Brenda Fricker
  • Burt Reynolds

    Nominated for...
    Best Supporting Actor, Boogie Nights, 1998

    How did that happen?
    According to Reynolds, it was his decision to pose naked in a 1972 issue of Cosmopolitan that prevented him and his Deliverance co-stars from picking up Oscars. He was probably as surprised as we were, then, when his portrayal of porn director Jack Horner earned him his first and only Academy nod.

    Why didn’t he win?
    Sadly, a film about the golden age of the US porn industry was too much for the Academy to—ahem—swallow, and Robin Williams picked up the award instead for Good Will Hunting. Co-star Julianne Moore and writer-director Paul Thomas Anderson were left similarly high and dry.

    Burt Reynolds
  • Matt Dillon

    Nominated for...
    Best Supporting Actor, Crash, 2006

    How did that happen?
    Unless you were a teenage girl in the 1980s, we reckon we can safely assume that Matt Dillon has never really set your world on fire. How an actor famed for playing mono-dimensional heartthrobs and douchebags landed a role in Paul Haggis’s preposterously talent-laden tale of racial and social strife is anyone’s guess, but we can’t deny that he delivered the goods as LAPD slimeball John Ryan.

    Why didn’t he win?
    It was only ever a two-horse race between George Clooney (for tackling mid-east arms dealers in Syriana) and Jake Gyllenhaal (for wishing he knew how to quit Heath Ledger in Brokeback Mountain). On the night, Clooney got the gong, and Dillon (we imagine) got drunk.

    Matt Dillon
  • Eddie Murphy

    Nominated for...
    Best Supporting Actor, Dreamgirls, 2007

    How did that happen?
    At one point during the first decade of the 21st century, it seemed Eddie Murphy was on a one-man mission to bankrupt Hollywood, getting involved with more flops than a poker champion. Bizarrely, the performance of his career came smack-bang in the middle of it, with his genuinely brilliant turn as soul singer James “Thunder” Early threatening to erase the memory of all those snarky one-star reviews.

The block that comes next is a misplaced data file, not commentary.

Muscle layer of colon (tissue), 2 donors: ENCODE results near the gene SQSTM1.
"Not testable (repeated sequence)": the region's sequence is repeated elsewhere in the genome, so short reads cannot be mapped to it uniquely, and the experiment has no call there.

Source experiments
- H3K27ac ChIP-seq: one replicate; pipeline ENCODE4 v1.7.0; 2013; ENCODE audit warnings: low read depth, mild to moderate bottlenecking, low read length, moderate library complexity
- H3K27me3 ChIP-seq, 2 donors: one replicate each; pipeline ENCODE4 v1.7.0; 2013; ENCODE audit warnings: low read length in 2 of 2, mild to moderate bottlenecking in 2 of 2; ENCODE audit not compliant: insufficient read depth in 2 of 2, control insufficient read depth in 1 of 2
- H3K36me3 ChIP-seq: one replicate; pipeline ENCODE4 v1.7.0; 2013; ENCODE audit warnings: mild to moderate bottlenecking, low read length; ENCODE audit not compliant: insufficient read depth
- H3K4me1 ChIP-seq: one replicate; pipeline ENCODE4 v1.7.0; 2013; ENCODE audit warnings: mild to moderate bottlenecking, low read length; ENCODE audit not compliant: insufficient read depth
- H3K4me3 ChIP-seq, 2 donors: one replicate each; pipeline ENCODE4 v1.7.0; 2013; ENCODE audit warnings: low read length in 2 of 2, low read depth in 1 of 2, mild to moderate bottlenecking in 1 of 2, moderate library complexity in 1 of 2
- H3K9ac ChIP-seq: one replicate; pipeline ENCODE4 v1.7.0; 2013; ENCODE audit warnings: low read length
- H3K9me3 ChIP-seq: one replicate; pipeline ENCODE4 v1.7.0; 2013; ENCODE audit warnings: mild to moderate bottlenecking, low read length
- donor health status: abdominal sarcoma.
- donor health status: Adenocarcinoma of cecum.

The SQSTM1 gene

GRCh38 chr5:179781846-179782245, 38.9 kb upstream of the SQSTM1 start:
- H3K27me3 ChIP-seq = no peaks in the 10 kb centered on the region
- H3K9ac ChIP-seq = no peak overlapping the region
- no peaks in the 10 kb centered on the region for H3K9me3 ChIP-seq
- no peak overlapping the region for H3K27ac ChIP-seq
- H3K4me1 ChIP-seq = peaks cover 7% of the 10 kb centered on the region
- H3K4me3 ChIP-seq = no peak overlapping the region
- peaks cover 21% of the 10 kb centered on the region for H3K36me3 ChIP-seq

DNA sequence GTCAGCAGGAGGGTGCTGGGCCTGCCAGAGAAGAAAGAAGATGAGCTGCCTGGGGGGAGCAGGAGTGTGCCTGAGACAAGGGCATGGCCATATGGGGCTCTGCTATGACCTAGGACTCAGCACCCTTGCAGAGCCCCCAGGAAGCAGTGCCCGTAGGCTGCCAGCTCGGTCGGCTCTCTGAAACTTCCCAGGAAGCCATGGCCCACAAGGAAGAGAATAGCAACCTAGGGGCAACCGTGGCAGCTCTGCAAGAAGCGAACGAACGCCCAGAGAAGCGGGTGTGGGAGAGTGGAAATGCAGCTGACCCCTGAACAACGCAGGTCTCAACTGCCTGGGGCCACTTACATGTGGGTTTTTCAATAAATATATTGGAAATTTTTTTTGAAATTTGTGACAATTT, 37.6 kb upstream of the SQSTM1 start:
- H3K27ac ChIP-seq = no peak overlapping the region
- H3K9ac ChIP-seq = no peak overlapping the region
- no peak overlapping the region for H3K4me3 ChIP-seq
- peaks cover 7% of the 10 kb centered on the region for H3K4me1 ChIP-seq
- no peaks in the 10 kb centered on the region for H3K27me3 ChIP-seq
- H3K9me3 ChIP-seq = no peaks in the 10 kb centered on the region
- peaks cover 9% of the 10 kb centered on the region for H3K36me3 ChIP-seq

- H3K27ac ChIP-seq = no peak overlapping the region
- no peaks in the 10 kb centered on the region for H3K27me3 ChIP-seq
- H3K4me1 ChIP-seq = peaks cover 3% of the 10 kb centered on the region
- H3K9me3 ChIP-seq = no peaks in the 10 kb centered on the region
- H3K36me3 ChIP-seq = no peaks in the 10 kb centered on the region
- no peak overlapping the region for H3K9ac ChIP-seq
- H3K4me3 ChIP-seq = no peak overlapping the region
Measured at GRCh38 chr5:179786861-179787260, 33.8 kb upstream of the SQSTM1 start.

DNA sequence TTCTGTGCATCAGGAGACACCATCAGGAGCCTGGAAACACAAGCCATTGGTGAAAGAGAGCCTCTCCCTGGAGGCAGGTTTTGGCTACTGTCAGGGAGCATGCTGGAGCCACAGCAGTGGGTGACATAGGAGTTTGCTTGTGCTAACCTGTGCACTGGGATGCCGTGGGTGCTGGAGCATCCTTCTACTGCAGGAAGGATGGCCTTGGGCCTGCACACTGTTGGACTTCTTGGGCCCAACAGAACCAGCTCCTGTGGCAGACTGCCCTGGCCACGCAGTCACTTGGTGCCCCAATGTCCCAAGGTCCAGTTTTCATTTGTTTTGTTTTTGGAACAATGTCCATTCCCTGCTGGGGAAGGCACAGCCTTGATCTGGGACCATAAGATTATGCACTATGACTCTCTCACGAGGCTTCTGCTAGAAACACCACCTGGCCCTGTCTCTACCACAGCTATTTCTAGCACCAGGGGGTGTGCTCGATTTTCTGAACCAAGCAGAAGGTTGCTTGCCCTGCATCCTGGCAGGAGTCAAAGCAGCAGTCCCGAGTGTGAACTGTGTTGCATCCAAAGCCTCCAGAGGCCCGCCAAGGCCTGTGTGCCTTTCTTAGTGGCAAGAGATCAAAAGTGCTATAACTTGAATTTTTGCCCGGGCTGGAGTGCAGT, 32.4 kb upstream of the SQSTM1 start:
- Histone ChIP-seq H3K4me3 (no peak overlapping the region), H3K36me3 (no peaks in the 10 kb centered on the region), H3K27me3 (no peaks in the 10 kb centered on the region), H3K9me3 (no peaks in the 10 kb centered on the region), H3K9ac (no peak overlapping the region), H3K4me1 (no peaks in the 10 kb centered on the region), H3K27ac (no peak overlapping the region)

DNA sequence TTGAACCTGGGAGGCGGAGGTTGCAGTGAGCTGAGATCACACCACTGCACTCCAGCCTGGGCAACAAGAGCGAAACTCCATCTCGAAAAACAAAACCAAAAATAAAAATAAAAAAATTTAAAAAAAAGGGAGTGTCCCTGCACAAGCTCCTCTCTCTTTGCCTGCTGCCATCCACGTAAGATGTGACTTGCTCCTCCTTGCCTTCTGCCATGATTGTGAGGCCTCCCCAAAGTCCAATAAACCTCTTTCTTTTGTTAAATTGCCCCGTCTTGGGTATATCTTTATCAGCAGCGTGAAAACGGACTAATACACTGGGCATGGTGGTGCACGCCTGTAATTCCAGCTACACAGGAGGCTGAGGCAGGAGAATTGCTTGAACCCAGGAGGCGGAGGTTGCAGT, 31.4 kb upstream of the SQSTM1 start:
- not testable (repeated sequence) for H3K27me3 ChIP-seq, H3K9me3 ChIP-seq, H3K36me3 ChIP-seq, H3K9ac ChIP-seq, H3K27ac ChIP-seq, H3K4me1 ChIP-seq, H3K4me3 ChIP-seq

Why didn’t he win?
    Oscar voters will forgive the odd artistic misfire, but perhaps the lingering funk of Pluto Nash, I Spy and Daddy Day Care was just too much for the Academy’s nostrils. The return to fat-suited obscurity was almost instant, with Murphy picking up the Golden Raspberry award for Worst Actor for his role in Norbit the following year.

    Eddie Murphy
  • Rip Torn

    Nominated for...
    Best Supporting Actor, Cross Creek, 1984

    How did that happen?
    Though he’s played US presidents three times on the small screen, Hollywood casting directors seem determined to steer Torn into less heavyweight roles—generally ones involving speaking gruffly and/or scowling heavily. Director Martin Ritt was one of few to take a chance on handing the actor something grittier, casting him as tragic deer-slaying dad Marsh Turner.

    Why didn’t he win?
    Two words: Jack Nicholson. Yup—the man who replaced Torn on Easy Rider after his infamous falling out with Dennis Hopper was also responsible for denying him his first bid for Oscar glory (and presumably last, unless Men in Black gets a seriously arty reboot).

    Rip Torn
  • Ray Parker Jr.

    Nominated for...
    Best Original Song, “Ghostbusters” (Ghostbusters), 1985

    How did that happen?
    The next time you’re branded a big kid for enjoying a late-night rerun of seminal spirit-stomping comedy Ghostbusters, calmly put down your bag of Haribo and explain that you are in fact contemplating the virtues of a film that narrowly missed out on two Academy Awards (the other was for Best Visual Effects). Parker’s song spent three weeks at number one in the US, adding an estimated $20 million to the film’s box-office takings.

    Why didn’t he win?
    It could’ve been something to do with the fact that Parker’s instant party classic bore a remarkable resemblance to Huey Lewis and the News’s “I Want a New Drug”—so much so that Lewis sued Parker and Columbia Pictures (the matter was settled out of court). Who you gonna call? Um, my lawyer, since you ask.

    Ray Parker Jr.

Sylvester Stallone

Nominated for...
Best Actor, Rocky, 1977

How did that happen?
With his turn as ball-bouncing thug-turned-champ Rocky Balboa coming early on in Stallone’s career, critics perhaps didn’t realise that they were witnessing an actor exercising the full width, breadth and depth of his emotional range. “Look! Look how good he is at portraying a mumbling hunk of meat!” they must have cried. Four decades (and five Rocky sequels) later, Sly’s still waiting for that second nod.

Why didn’t he win?
A posthumous award for Australian actor Peter Finch for his performance in Network was too fitting a send-off for the Academy to resist. Also in Finch’s favor: he didn't sound like a wounded manatee when shouting his girlfriend’s name.